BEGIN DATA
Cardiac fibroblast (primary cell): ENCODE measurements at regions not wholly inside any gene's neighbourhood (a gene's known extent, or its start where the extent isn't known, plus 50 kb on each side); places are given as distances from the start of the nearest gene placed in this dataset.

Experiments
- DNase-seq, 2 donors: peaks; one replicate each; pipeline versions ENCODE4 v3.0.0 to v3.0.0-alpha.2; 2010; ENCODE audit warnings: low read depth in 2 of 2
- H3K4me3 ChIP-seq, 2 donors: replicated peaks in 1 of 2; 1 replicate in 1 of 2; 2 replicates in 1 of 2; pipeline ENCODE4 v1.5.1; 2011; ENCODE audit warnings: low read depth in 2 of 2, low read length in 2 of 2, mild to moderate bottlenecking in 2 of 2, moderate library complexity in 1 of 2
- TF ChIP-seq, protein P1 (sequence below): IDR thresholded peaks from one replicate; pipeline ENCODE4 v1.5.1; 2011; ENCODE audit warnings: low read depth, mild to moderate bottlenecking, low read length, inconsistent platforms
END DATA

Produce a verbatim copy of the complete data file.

Cardiac fibroblast (primary cell): ENCODE measurements at regions not wholly inside any gene's neighbourhood (a gene's known extent, or its start where the extent isn't known, plus 50 kb on each side); places are given as distances from the start of the nearest gene placed in this dataset.

Experiments
- DNase-seq, 2 donors: peaks; one replicate each; pipeline versions ENCODE4 v3.0.0 to v3.0.0-alpha.2; 2010; ENCODE audit warnings: low read depth in 2 of 2
- H3K4me3 ChIP-seq, 2 donors: replicated peaks in 1 of 2; 1 replicate in 1 of 2; 2 replicates in 1 of 2; pipeline ENCODE4 v1.5.1; 2011; ENCODE audit warnings: low read depth in 2 of 2, low read length in 2 of 2, mild to moderate bottlenecking in 2 of 2, moderate library complexity in 1 of 2
- TF ChIP-seq, protein P1 (sequence below): IDR thresholded peaks from one replicate; pipeline ENCODE4 v1.5.1; 2011; ENCODE audit warnings: low read depth, mild to moderate bottlenecking, low read length, inconsistent platforms